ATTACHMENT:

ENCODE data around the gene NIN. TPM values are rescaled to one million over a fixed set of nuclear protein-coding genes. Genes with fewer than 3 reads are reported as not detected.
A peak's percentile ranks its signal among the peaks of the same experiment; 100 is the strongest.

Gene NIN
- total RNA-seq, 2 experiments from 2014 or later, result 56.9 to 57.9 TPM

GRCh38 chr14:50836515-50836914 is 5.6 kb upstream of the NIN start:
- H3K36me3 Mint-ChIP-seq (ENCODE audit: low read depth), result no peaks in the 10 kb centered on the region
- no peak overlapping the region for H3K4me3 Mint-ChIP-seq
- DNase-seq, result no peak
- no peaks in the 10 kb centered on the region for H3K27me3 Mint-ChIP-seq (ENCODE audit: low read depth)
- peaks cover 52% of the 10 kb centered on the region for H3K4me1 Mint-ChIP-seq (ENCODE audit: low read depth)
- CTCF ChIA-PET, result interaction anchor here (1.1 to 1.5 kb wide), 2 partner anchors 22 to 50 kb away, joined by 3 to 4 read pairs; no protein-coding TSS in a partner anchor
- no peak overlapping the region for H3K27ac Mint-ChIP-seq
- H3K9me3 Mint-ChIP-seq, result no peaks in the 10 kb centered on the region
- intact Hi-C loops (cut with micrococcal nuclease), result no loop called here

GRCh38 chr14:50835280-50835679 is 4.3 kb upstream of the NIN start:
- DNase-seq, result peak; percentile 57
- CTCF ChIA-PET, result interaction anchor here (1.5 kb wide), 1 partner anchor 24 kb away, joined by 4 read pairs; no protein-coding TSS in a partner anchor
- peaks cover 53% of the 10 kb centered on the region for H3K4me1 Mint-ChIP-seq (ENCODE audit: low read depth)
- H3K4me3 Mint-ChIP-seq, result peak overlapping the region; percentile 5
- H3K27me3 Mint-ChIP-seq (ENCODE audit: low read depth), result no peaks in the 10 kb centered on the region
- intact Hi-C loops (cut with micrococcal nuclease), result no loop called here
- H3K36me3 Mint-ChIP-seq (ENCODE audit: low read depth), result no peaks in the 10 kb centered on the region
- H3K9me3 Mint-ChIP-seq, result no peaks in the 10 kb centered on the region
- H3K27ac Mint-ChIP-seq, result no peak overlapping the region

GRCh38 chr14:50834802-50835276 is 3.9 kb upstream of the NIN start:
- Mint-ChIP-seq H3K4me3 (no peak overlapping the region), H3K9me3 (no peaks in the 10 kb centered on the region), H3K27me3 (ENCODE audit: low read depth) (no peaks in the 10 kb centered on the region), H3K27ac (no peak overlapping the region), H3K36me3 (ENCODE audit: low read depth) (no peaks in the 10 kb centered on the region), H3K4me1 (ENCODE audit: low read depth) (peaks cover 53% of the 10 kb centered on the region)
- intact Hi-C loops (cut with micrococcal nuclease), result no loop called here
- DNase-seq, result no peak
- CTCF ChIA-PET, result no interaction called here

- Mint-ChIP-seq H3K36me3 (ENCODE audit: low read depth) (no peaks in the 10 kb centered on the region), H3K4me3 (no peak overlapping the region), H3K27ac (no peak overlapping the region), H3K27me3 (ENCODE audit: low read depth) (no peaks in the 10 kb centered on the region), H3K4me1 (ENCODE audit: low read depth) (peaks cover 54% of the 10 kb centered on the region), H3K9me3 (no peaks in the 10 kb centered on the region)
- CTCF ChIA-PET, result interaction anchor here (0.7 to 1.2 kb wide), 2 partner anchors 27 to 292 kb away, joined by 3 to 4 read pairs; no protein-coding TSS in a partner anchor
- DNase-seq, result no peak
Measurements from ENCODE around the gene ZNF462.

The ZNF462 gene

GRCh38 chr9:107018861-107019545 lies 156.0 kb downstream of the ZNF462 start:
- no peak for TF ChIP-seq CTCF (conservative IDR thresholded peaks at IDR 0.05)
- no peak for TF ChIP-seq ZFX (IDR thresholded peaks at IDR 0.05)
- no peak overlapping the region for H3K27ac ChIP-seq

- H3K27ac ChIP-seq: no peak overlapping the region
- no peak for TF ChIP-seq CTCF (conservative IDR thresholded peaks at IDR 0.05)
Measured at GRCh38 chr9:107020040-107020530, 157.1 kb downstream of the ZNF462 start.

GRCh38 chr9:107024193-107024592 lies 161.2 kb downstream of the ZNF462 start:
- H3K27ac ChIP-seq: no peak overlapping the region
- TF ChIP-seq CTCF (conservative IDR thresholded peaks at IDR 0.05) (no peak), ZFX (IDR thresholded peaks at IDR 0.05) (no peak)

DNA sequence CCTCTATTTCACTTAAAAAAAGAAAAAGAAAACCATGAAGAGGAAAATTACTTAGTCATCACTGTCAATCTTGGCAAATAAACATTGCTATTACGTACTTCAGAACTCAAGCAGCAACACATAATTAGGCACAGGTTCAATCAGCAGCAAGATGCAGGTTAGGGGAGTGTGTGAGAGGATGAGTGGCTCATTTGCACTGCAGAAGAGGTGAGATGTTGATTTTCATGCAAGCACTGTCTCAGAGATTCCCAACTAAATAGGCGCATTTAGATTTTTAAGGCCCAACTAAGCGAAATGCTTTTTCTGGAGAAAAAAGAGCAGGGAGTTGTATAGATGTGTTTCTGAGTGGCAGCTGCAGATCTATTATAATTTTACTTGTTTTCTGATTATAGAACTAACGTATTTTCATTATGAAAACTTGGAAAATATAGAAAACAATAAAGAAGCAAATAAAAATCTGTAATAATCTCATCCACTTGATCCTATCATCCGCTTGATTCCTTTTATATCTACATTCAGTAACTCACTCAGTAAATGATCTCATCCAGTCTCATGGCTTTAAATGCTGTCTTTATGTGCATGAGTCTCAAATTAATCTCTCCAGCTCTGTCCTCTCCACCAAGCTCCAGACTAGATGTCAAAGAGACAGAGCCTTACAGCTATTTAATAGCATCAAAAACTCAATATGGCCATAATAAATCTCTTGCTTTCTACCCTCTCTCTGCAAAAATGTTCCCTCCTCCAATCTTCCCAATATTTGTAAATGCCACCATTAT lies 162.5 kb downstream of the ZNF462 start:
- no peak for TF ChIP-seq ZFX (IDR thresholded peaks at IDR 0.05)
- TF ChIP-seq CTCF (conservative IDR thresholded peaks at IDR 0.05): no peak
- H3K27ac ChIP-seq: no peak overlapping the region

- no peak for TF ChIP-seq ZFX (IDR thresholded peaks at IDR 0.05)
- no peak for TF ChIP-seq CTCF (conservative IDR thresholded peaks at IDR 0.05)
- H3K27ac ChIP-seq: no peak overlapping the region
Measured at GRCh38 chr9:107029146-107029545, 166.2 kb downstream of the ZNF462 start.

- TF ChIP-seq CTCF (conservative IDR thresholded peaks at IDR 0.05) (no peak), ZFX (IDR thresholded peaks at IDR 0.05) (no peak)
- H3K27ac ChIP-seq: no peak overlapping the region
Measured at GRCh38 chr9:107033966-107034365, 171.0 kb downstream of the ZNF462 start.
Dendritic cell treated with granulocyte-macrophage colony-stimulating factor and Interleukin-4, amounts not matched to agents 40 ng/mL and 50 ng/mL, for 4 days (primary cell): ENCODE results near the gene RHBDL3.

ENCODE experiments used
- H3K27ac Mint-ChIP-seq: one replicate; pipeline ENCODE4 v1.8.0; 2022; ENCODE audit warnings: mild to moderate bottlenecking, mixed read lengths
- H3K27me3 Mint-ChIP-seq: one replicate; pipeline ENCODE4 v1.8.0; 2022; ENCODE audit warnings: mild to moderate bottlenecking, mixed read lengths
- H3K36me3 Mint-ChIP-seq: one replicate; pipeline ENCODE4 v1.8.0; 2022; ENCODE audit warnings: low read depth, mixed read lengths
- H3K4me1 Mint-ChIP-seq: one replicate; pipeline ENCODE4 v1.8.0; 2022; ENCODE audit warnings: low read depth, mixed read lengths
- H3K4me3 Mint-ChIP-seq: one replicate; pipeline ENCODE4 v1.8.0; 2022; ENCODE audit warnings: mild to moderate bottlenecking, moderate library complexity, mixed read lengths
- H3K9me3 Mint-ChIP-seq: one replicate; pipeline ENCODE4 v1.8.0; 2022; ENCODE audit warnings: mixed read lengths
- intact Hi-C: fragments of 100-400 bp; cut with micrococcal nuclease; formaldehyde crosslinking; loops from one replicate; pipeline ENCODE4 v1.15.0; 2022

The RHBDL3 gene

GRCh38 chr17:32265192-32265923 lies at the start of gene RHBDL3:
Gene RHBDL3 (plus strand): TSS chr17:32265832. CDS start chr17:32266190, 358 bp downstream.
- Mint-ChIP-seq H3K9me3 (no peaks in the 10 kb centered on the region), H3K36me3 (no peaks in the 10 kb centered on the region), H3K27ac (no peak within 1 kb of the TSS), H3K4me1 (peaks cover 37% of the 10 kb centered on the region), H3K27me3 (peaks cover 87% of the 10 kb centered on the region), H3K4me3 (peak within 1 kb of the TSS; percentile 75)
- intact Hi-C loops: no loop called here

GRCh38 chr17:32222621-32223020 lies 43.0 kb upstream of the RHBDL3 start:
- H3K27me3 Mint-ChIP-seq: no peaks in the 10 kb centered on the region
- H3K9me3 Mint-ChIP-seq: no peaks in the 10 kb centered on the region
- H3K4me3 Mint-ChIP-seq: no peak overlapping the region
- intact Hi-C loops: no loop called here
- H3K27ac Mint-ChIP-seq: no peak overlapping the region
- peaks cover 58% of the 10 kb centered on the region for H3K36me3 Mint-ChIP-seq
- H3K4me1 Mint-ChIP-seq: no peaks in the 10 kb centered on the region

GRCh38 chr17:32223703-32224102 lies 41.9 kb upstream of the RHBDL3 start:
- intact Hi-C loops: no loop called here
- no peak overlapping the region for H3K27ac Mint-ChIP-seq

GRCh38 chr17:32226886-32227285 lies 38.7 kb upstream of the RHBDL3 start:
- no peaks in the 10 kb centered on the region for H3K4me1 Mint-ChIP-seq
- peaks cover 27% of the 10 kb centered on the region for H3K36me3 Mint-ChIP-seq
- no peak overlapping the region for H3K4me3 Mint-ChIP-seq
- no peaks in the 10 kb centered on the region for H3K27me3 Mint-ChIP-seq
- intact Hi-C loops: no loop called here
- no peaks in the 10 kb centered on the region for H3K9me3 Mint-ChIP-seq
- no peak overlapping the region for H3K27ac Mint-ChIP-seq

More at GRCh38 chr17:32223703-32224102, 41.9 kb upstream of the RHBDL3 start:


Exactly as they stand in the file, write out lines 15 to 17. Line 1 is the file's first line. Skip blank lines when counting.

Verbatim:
GRCh38 chr14:50835280-50835679 is 4.3 kb upstream of the NIN start:
- DNase-seq, result peak; percentile 57
- CTCF ChIA-PET, result interaction anchor here (1.5 kb wide), 1 partner anchor 24 kb away, joined by 4 read pairs; no protein-coding TSS in a partner anchor